February 2, 2014
Can there be a more familiar scriptural passage in the 21st century than this one? "What does the Lord require of you?" chants the now ubiquitous round that ends more than a few worship services. It is often taken as a kind of summary of what the prophets of Israel had in mind for their people, those people who were so far off base with their God that they were hardly in the same ballpark! The real danger of such texts is their very familiarity; what new about them can possibly be said?
Well, I doubt I have much new to say about it in this brief article, but it might be worth a moment to look for a time at the sort of passage this is. Just where is YHWH summoning the people to be as the punch line of verse 8 is delivered? And the answer is: a courtroom. The legal language winds its way through the passage as a way for us to locate ourselves in it. Micah 6:1 is clear enough: "Stand, plead the case before the mountains; let the hills hear your voice." The scene is thus set immediately. We are in a courtroom. Now of course this is a courtroom found some 2750 years ago, so perhaps we ought to banish from our minds the great scenes of modern courtroom dramas from To Kill a Mockingbird, or Judgment at Nuremberg, or the first trial of O.J. Simpson. Yet, those very dramatic localities, sharply engraved on our minds by television and, now, Google, have the distinct advantage of generating the same emotional power that we can find in ancient Micah.
The prophet is obviously intent on confronting his people with the truth of YHWH's demands for them, demands that they have neglected and overridden for too long. We can hardly know what an ancient Israelite courtroom looked like, but from other places in the Bible we can make some guesses. Ruth describes in chapter 3 of that short story the place of lower court battles, in Ruth's case having to do with property and the rights and privileges of ownership; it is in fact the gate of the city. When very difficult and complex issues arise, we are told that the king is to adjudicate the matter. See 1 Kings 3 as the wise Solomon intuits, or coerces, the truth about who the real mother of the disputed baby is, or 2 Samuel 15 where the usurper, Absalom, son of David, wins the hearts of the people of Israel by convincing them that his father has not "chosen anyone to adjudicate real claims brought to the king" (15:3). If he were king, says Absalom, their cases would receive swift and just action. Hence, actions in court were well known in ancient Israel.
However, the details are rather murky. Was there a judge? The king was one surely, but what about in smaller matters, as in Ruth? Only ten male elders of the city could serve as jury, while in that Ruth case Boaz and the other "next of kin" duke it out in front of them. In Micah's court, however, the jury to hear the case is decidedly odd. They are in fact "mountains and hills," those hoary crags and tree-lined tops that brood over the people and have done so since time began. And that is why Micah chooses them for the jury he envisions. They have seen it all, have witnessed long before Micah has, long before Moses and Joseph and Abraham, the terrible shortcomings of the people of Israel. They simply know, and as a result are the best qualified to hear the testimony of this court.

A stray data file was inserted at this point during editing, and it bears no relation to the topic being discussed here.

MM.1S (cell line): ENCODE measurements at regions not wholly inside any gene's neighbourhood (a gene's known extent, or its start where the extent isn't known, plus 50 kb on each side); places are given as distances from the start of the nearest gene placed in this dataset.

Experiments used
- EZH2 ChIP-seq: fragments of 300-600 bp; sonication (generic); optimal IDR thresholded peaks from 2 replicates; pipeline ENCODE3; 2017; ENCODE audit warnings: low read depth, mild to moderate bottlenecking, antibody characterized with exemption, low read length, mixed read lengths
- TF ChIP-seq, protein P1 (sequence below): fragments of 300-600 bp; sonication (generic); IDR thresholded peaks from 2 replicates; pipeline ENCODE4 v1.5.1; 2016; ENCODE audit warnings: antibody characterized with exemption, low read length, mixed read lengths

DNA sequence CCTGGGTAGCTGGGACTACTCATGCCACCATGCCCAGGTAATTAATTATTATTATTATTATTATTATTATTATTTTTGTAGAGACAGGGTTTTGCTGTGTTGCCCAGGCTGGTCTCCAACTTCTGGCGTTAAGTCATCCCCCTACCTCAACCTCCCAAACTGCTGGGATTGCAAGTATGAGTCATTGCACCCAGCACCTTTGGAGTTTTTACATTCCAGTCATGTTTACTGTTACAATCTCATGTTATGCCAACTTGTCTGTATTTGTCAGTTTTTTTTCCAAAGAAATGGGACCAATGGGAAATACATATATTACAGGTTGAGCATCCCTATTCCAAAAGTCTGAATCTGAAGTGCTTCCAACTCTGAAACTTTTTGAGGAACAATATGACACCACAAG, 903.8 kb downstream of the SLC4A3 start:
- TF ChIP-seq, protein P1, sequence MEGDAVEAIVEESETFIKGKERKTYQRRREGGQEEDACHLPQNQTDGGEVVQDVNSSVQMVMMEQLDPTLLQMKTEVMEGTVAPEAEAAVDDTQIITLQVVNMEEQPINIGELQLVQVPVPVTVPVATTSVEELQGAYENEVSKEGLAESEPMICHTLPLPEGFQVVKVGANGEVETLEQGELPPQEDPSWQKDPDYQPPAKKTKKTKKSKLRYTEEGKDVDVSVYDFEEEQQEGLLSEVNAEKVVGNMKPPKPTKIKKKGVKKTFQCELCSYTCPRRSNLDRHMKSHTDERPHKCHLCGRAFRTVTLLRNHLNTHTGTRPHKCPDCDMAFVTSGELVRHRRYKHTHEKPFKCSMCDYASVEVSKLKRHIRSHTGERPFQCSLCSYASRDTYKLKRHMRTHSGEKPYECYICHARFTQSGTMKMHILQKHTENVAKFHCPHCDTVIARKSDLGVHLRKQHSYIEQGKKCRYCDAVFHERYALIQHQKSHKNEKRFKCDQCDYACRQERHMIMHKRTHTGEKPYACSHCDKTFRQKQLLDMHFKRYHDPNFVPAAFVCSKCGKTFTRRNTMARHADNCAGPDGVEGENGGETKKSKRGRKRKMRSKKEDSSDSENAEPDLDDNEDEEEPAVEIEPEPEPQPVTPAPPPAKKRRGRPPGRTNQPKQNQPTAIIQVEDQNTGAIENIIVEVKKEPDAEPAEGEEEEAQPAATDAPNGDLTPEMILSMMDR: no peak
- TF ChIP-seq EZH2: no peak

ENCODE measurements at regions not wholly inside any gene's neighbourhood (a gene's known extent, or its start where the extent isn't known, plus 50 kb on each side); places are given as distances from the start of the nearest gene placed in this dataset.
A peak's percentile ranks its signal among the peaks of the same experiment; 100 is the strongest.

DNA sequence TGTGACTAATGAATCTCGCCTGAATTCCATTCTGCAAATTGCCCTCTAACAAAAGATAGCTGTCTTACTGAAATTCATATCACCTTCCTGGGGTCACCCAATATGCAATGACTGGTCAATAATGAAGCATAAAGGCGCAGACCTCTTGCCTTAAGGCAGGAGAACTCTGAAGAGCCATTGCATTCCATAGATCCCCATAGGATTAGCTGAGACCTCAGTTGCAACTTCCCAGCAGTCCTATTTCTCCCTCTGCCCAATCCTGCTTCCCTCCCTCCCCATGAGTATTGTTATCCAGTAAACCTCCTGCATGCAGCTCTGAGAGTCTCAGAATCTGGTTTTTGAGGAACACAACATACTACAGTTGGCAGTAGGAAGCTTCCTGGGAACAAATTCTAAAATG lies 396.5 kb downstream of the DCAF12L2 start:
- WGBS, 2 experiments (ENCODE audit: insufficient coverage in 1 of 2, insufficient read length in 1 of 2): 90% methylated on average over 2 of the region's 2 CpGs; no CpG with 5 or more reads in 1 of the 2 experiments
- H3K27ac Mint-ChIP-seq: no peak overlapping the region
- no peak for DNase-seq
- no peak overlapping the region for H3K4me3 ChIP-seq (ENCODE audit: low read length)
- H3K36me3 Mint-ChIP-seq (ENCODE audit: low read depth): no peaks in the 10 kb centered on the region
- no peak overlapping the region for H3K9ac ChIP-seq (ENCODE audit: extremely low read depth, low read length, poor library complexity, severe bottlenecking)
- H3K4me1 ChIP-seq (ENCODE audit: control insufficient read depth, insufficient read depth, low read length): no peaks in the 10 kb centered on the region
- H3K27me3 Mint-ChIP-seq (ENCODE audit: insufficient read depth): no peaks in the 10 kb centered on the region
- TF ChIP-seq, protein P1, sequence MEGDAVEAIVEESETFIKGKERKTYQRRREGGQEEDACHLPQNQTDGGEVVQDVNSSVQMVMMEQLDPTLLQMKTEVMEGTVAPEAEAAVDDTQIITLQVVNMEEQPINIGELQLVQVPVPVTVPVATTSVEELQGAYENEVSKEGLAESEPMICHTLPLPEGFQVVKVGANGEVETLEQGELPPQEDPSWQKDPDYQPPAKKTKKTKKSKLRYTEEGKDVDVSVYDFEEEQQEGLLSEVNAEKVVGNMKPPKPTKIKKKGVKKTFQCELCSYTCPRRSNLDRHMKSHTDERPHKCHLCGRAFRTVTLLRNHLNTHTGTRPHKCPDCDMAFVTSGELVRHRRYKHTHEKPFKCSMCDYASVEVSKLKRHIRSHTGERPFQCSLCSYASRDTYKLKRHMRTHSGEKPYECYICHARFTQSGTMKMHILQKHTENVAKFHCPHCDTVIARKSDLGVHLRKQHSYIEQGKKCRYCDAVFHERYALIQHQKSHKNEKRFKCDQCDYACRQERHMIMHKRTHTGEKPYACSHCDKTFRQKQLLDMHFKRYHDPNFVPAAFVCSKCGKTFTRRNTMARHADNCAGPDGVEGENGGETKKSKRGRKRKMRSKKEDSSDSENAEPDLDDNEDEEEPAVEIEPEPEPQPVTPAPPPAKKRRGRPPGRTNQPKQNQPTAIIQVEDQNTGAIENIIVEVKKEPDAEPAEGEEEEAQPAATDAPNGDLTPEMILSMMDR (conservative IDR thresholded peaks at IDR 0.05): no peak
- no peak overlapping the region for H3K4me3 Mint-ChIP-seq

So, the jury is seated, but who is the defendant? The ready answer is found in 6:2: "YHWH has a bone to pick (more traditionally "a controversy") with Israel, YHWH is ready to go to court (usually "contend") with the chosen people." And this verse also makes it quite clear that the prosecuting attorney is none other than YHWH, creator of skies and earth. And since we 21st-century readers in most cases understand our biblical roles to be those who attempt to hear what YHWH asks—here we must identify with Israel—our ears are as open as those ancient ones who now find themselves, ourselves, in the dock.
The prancing attorney begins. "O, my people, what have I done to you; how have I exhausted you?" (Mic. 6:3) Why are we in this courtroom at all? It all began so well. "I brought you up from the land of Egypt, redeemed you from the house of slavery" (Mic. 6:4a). YHWH begins as YHWH always begins in the first commandment to the people (see Dt. 5 and Ex. 20). YHWH is characterized as the one who saves and redeems, who offers freedom to those who are forever finding their ways back into slavery.
Now, more specifically, Moses, Aaron, and Miriam (a nice bit of inclusion there!) were sent, along with YHWH's handling of the foreign prophet, Balaam, whose intent to curse Israel in the wilderness was thwarted by YHWH (Num. 22-24). These saving acts are well known and recounted and celebrated, but they apparently have had little effect on the people of God's choice.
The prosecution rests, after reminding the defendant of what YHWH has done and implying that YHWH is no different now; God's desire is still to release and redeem and save. So, the defendant speaks, suggesting that in the light of this evidence of YHWH's desire to save and of YHWH's actual saving, they need to pay attention to what YHWH really wants from them.